This blog is one part an effort to relay my experiences here through updates and pictures and two parts an outpouring of the lessons God is teaching me in taking up my cross daily and following Him.

Sunday, October 3, 2010

Something I wrote up this morning.

Yesterday was October 2nd! This is an important date for me for two reasons. 1) It is Mom’s Birthday – Happy Birthday (again) Mom! Hope you had a great time, sorry I couldn’t be there (again. I feel like I haven't been there for like the last three...). And 2) it marks one month of being here in Argentina! It’s weird to think that I’ve been here for an entire month already.
Life here certainly has become normal already as the excitement wears off. My Spanish has been improving rapidly and I can understand most of what people say (depending greatly on their level of patience, how quickly they speak, and their level of annunciation). I’ve found a great number of Spanish speakers don’t really open their mouths when they talk, making it really difficult to understand them-especially since it’s already hard enough to figure out what the words mean. I try to sit with Latinos during meals to practice my Spanish. Two nights ago I talked with my friend Miguel for about two hours (in Spanish, of course) about the book of James (the subject of our current Bible class) and cultural differences in relationships between Argentines and Americans and the pros and cons of each. It was a very good conversation and helped me to see how much Americans ignore truly seeking God’s direction in their relationships.
I have been wanting to visit the Hoyts for a while, and God has provided for me to be able to go this next week. I will leave Wednesday after classes to go to Buenos Aires, and take an overnight bus to Córdoba, where the Hoyt's will pick me up and bring me to their home in Carlos Paz. I will get to spend all of Thursday through Sunday there, then will take another overnight bus back Sunday night. I am really excited to be able to get away for a few days, visit some friends from home, have American food (anything other than the regular meals here), and just get away from the extremely busy schedule here. I really like it here, but not really being able to leave, or go anywhere really, starts to wear on you after a while. At least it does for me. This will probably be my only chance to go somewhere before I go back to Carlos Paz for the month of December. Compared to travel in the States, it is relatively cheap to travel by bus here, it will cost less than $100 round trip to take a 10 hr. bus ride each way. For about 5-10 dollars more you can have a seat the equivalent of 1st class in the states. Here, however, they just have an entirely different bus that costs more, with seats that can lay almost entirely flat. Maybe someday I'll get to try one of these, but for now I just want to get there and back to visit the Hoyts as cheaply as possible. :)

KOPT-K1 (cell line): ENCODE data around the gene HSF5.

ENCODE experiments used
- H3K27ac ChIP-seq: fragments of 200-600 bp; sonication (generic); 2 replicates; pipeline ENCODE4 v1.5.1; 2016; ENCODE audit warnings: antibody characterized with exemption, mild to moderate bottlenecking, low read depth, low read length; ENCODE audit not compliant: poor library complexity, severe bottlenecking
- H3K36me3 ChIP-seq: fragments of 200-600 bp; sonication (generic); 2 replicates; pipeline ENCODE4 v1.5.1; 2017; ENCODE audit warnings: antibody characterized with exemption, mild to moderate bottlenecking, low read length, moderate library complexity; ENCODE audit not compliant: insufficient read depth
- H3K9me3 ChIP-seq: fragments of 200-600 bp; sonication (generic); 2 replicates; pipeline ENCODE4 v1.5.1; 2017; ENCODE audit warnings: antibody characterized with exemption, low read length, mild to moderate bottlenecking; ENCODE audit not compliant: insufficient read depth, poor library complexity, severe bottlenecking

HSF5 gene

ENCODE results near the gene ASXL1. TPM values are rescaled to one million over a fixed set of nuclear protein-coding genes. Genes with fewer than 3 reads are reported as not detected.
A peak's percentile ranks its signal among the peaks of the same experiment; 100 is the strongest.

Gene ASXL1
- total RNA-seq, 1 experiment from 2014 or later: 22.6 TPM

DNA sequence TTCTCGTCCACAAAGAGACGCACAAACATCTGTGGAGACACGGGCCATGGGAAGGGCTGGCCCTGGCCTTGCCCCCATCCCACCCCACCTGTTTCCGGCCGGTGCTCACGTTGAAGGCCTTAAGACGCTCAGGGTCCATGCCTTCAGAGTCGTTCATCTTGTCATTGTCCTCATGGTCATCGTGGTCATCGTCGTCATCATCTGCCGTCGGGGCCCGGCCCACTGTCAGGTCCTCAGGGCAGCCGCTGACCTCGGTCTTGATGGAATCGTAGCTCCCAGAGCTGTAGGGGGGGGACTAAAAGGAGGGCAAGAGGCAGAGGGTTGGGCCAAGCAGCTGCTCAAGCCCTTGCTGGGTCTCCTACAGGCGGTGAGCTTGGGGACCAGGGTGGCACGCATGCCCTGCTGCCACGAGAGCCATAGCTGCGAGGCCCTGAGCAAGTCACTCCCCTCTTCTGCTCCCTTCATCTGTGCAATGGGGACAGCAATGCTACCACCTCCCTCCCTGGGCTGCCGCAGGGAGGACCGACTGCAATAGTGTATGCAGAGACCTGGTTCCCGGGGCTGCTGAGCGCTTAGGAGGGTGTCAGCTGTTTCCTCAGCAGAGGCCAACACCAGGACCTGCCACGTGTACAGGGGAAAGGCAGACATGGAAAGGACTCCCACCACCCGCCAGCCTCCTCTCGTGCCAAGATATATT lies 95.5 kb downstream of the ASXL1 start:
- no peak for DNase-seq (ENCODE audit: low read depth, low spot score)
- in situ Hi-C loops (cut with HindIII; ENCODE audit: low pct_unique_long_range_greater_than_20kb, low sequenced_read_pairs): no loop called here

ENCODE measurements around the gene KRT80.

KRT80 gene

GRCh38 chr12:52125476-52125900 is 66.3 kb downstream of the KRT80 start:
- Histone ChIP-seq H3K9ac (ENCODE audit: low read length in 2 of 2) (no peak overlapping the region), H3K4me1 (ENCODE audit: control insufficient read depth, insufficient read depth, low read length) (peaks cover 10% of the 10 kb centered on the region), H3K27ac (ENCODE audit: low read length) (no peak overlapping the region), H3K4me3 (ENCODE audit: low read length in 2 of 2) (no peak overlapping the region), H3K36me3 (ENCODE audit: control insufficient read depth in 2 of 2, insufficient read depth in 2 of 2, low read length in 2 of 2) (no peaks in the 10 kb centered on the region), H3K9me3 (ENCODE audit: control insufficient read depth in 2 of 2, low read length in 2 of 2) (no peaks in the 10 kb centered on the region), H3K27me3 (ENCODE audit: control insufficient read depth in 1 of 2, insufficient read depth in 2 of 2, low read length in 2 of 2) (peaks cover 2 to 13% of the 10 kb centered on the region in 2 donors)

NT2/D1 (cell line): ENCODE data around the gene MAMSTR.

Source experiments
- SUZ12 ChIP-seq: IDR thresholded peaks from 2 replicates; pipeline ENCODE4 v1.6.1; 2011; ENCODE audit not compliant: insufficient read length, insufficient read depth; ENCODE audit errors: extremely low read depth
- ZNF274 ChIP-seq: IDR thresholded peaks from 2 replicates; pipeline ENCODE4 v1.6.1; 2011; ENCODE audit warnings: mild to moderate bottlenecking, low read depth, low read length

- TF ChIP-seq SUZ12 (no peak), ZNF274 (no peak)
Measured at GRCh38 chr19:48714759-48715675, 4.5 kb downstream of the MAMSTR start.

We are each assigned a "counselor" or mentor among the staff or missionary staff here on campus. The Lord has also provided another blessing in my counselor and his wife (Chuck and Darla) allowing me to wash my laundry at their house. They have a washer, and have very graciously offered to let me use it. Last time Darla even hung it out for me! They have a laundry service here that washes, dries, and even folds your clothes for a good price, 10 pesos (~$2.50) but when you don't have a lot of money, it really starts to add up. It has been a great lesson for me to see how God provides for us, though often it requires us to let go of our pride first. Personally, I'm not a huge fan of hanging my clothes out to dry, they get all stiff instead of having that nice comfy feeling of clothes that were dried in the dryer. I realized, though, that sometimes God provides something for us, but our pride stands in the way of us accepting it. God has provided a way for me to save some money provided I do a little extra work myself and have clothes that were hung out to dry instead of dried in the dryer. I guess having a dryer is just another one of those little things I realized I have taken for granted, but isn't really necessary.


Kristin said...

You have no idea how much you'll appreciate dryer-dried clothes when you come home! I got used to the feeling of stiff shirts and shorts in Costa Rica, but I never liked the way my towels got all stiff! But yes, it's a good money-saver, so stick to it! :)

Cristina Elizabeth said...

Chuck and Darla?! Tell them hi for me! Darla was staff at WOL when I was there and Chuck was a student!